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Minority Games, Local Interactions, and Endogenous Networks

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  • Valente M.
  • Fagiolo G.

Abstract

In this paper we study a local version of the Minority Game where agents are placed on the nodes of a directed graph. Agents care about beingin the minority of the group of agents they are currently linked to and employ myopic best-reply rules to choose their next-period state. We show that, in this benchmark case, the smaller the size of local networks, the larger long-run population-average payoffs. We then explore the collective behavior of the system when agents can: (i) assign weights to each link they hold and modify them over time in response to payoff signals; (ii) delete badly-performing links (i.e. opponents) and replace them with randomly chosen ones. Simulations suggest that, when agents are allowed to weight links but cannot delete/replace them, the system self-organizes into networked clusters which attain very high payoff values. These clustered configurations are not stable and can be easily disrupted, generating huge subsequent payoff drops. If however agents can (and are sufficiently willing to) discard badly performing connections, the system quickly converges to stable states where all agents get the highest payoff, independently of the size of the networks initially in place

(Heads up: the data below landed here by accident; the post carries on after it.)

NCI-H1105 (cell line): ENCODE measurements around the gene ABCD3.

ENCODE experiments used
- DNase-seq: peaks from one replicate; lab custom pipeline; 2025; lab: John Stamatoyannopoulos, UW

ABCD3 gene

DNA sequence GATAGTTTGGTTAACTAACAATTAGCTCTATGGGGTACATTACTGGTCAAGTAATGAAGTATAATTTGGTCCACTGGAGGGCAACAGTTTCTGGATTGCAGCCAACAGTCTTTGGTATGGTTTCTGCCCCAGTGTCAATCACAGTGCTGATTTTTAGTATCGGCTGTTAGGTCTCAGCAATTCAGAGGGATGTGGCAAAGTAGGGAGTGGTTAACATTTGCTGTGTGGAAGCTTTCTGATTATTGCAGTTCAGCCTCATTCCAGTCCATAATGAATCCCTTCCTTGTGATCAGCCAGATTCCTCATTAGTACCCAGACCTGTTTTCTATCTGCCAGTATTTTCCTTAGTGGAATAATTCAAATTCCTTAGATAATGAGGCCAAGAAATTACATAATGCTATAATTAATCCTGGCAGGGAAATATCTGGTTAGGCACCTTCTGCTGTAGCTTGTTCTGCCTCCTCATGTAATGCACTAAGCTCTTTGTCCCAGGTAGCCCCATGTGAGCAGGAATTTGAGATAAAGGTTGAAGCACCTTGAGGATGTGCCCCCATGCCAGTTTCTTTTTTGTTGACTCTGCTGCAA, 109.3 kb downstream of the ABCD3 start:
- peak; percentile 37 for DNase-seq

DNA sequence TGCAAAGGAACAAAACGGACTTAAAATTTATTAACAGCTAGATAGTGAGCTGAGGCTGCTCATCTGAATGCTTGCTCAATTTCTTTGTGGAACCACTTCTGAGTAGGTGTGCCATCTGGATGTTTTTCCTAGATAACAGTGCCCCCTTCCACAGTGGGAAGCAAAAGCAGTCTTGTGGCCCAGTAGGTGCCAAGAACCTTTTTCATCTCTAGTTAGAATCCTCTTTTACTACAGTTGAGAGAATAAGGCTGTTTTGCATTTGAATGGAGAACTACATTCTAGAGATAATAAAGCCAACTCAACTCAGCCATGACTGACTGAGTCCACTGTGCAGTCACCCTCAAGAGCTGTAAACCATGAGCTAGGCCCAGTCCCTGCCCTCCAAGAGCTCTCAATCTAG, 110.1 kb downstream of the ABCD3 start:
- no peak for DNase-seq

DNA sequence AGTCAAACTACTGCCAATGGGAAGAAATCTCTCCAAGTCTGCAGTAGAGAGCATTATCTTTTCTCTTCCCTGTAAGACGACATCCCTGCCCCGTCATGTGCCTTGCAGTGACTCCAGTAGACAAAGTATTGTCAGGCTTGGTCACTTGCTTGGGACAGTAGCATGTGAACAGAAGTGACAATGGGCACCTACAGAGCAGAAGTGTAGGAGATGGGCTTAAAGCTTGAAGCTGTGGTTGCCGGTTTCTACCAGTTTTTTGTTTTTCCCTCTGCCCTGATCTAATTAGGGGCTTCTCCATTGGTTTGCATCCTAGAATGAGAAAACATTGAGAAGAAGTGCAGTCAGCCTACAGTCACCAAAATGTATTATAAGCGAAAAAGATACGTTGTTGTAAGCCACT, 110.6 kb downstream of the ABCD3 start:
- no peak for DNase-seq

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Bibliographic Info

Paper provided by Society for Computational Economics in its series Computing in Economics and Finance 2004 with number 110.

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Date of creation: 11 Aug 2004
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Handle: RePEc:sce:scecf4:110

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Keywords: Minority Games; Local Interactions; Non-Directed Graphs; Endogenous Networks; Adaptive Systems.;

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